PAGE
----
Why the Democrats should pursue defeat in 2004
Would-be Democratic presidential candidates in 2004 therefore face a dilemma. They can play by the new rules and increase their chance of winning, but at the risk of weakening the country. Or they can opt for responsible, moderate proposals that would strengthen American society-and almost certainly consign themselves to immediate electoral defeat.
Why the Democrats should pursue defeat in 2004
By Alan Wolfe, 7/6/2003
RESIDENT GEORGE W. BUSH and his Republican allies, following a course of avid partisanship and truth-be-damned rhetoric, have changed the rules of American politics. Would-be Democratic presidential candidates in 2004 therefore face a dilemma. They can play by the new rules and increase their chance of winning, but at the risk of weakening the country. Or they can opt for responsible, moderate proposals that would strengthen American society-and almost certainly consign themselves to immediate electoral defeat.
Politicians are intensely partisan creatures. Still, they have typically agreed to practices that placed restraints on win-at-any-cost tactics. Three such practices in particular once played an important role in Washington life but no longer seem much in evidence.
The first is that sometimes a leader ought to do the right thing rather than the politically advantageous thing. No better example can be provided than Lyndon Johnson's decision to back effective civil-rights legislation in the 1960s. LBJ knew that his action would doom his party to electoral defeat (as it did, in 1968). Yet he also understood how poisonous segregation had been to American democracy. His choice, however politically suicidal at the time, is now widely admired; even conservatives who oppose affirmative action proclaim their allegiance to the Civil Rights Act of 1964.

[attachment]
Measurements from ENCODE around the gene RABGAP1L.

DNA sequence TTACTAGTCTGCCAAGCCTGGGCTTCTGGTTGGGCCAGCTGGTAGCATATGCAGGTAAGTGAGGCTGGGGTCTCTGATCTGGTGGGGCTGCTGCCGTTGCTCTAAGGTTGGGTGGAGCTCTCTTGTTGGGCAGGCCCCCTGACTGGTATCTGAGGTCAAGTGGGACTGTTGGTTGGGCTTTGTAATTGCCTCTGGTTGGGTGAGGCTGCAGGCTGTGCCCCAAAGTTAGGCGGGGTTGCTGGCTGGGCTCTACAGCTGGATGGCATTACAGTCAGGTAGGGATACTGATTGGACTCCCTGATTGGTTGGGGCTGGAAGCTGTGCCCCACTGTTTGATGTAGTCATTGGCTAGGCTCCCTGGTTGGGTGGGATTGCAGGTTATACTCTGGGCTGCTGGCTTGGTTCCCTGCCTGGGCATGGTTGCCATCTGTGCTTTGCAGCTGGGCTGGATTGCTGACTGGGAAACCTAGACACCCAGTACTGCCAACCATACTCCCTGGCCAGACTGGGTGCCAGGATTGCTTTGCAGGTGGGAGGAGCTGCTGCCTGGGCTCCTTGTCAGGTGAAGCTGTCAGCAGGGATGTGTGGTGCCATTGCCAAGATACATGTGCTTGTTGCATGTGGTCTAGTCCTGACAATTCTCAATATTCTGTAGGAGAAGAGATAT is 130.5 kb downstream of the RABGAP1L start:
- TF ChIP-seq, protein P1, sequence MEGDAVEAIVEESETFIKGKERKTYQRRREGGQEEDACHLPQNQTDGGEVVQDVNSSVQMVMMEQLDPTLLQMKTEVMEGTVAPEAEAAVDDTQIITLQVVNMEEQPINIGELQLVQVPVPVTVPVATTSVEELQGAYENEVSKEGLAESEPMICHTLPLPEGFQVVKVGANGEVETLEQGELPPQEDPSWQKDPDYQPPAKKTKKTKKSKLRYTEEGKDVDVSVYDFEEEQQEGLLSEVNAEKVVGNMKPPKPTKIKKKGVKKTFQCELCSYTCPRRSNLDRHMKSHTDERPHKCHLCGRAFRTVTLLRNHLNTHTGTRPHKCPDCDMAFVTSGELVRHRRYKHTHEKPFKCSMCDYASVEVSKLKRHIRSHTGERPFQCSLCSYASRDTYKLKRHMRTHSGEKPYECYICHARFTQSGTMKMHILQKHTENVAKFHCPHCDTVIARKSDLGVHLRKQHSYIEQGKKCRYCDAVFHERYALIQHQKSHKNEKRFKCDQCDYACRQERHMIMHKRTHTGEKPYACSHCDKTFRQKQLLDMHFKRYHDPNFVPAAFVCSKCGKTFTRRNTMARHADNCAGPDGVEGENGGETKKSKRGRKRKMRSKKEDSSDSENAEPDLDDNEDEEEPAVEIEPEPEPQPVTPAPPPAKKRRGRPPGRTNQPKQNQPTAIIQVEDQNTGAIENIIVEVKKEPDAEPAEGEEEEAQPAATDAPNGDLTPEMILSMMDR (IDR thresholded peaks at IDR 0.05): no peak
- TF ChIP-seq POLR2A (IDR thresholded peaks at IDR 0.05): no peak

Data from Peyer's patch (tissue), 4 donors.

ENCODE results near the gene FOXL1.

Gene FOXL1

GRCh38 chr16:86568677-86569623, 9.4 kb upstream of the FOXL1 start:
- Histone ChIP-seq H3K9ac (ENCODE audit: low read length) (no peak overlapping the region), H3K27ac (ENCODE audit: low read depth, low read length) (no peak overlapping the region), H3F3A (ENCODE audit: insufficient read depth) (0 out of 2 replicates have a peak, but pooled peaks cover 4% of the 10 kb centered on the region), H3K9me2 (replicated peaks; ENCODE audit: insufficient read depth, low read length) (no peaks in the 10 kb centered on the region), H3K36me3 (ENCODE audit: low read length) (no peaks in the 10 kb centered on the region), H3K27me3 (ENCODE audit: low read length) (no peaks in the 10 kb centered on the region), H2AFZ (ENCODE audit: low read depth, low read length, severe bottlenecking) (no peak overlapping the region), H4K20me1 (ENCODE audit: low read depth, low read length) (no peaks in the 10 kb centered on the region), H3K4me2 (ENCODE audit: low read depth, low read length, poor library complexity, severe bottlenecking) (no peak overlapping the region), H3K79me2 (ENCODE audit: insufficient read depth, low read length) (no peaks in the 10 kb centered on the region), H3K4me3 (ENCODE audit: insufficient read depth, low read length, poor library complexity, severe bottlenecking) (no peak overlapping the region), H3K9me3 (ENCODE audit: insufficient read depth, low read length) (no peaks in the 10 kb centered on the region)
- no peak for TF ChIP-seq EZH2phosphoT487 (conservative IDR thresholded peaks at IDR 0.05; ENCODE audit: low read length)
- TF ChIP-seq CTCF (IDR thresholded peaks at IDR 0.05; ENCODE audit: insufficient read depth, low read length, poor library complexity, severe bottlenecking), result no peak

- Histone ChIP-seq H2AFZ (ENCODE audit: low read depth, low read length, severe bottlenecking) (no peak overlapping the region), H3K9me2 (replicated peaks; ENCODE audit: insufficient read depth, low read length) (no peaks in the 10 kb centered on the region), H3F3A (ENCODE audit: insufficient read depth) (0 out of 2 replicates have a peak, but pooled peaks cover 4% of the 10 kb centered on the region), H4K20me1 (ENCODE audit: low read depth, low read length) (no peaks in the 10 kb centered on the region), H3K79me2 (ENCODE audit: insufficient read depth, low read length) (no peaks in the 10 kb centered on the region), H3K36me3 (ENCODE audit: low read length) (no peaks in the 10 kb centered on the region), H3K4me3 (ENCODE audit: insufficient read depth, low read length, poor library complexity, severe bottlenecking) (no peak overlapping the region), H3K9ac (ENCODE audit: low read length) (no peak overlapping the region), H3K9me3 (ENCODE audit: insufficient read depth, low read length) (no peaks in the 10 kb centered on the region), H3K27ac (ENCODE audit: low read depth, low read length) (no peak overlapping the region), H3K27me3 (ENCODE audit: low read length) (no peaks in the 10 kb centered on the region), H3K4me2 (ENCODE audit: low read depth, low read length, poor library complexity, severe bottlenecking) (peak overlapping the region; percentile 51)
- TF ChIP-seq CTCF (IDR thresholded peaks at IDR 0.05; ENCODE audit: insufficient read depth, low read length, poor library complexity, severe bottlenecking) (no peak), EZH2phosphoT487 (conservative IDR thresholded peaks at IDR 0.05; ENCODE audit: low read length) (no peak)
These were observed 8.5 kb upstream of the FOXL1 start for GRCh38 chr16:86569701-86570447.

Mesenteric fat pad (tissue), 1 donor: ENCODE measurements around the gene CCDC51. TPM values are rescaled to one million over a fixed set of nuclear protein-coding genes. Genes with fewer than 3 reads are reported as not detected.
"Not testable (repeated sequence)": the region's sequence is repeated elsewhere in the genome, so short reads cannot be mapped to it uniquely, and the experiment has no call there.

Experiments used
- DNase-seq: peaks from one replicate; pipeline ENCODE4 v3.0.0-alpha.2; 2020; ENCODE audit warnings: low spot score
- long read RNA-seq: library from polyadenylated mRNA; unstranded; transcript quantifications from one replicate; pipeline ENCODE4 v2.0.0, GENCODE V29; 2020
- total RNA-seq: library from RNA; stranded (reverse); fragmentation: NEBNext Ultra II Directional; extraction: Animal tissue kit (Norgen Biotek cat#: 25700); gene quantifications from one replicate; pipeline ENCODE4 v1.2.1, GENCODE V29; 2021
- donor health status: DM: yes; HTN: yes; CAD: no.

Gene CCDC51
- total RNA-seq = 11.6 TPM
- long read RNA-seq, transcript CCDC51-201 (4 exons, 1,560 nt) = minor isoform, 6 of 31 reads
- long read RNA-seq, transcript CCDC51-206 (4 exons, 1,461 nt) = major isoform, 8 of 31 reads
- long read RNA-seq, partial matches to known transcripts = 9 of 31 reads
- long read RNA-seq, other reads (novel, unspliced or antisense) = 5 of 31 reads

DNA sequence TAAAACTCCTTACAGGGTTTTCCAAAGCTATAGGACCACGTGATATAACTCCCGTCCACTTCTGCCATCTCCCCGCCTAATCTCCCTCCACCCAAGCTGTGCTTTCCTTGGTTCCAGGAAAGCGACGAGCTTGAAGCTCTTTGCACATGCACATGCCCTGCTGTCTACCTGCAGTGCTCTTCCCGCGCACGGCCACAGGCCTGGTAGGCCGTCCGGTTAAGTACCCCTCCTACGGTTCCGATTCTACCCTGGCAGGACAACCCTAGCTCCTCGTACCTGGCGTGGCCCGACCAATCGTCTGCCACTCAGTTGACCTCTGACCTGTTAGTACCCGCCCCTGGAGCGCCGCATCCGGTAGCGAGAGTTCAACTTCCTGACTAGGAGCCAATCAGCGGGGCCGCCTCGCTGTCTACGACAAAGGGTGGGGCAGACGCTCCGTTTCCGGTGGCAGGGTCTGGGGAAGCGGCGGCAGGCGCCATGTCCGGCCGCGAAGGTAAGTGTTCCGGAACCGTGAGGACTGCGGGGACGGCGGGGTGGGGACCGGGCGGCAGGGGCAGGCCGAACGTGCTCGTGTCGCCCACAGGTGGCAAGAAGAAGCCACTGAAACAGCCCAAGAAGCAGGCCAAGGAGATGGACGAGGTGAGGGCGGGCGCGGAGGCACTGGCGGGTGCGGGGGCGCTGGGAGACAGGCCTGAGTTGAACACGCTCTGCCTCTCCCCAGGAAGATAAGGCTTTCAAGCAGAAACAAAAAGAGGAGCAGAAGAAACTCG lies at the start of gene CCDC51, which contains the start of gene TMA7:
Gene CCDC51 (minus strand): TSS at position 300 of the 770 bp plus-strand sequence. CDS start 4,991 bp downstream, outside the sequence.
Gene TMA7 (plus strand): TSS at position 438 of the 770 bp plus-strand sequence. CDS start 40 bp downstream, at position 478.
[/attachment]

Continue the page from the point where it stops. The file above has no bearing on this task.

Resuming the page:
Second, policies have usually been viewed as more legitimate when agreed to by broad bipartisan coalitions than when passed by narrow partisan margins. This is especially true of foreign policy. Republican Senator Arthur H. Vandenberg supported Democratic President Harry Truman's Marshall Plan for aiding postwar Europe because he knew the Soviet Union would take a unified United States more seriously than a divided one. But the preference for bipartisan agreement also holds for domestic policy-and even for legal decisions. Chief Justice Earl Warren, a Republican, relied on his previous experience as governor of California to fashion a unanimous decision in Brown v. Board of Education because he knew racist diehards would use any dissent to encourage disobedience to the law.
Third, politicians often put loyalty to their institution ahead of loyalty to their party. The US Senate in particular has been viewed by its members as a club with its own distinct rituals and responsibilities. In the past, liberal Democrats often chafed at such seemingly arcane practices as the allocation of committee chairmanships by seniority or the filibuster, which were often used in defense of segregation. But the institution nonetheless worked to temper ideological and partisan extremism. Even a firebrand liberal like Hubert H. Humphrey, who entered the Senate as a devoted reformer, eventually won the respect of his colleagues by adhering faithfully to the Senate's way of doing business.
In contrast, Bush and his allies in Congress have followed in-your-face strategies that abhor all restraints on partisan priorities. Politics for them is an effort to create a self-sustaining Republican machine that offers benefits to the already advantaged in return for past and future campaign contributions that will enable the party to offer even more of the same. Some may believe that it is wrong for government to reward those who need its help least and to punish those who need its help most. But if any of today's Republicans question the notion of rewarding the rich at the expense of the poor, they have been remarkably quiet about it.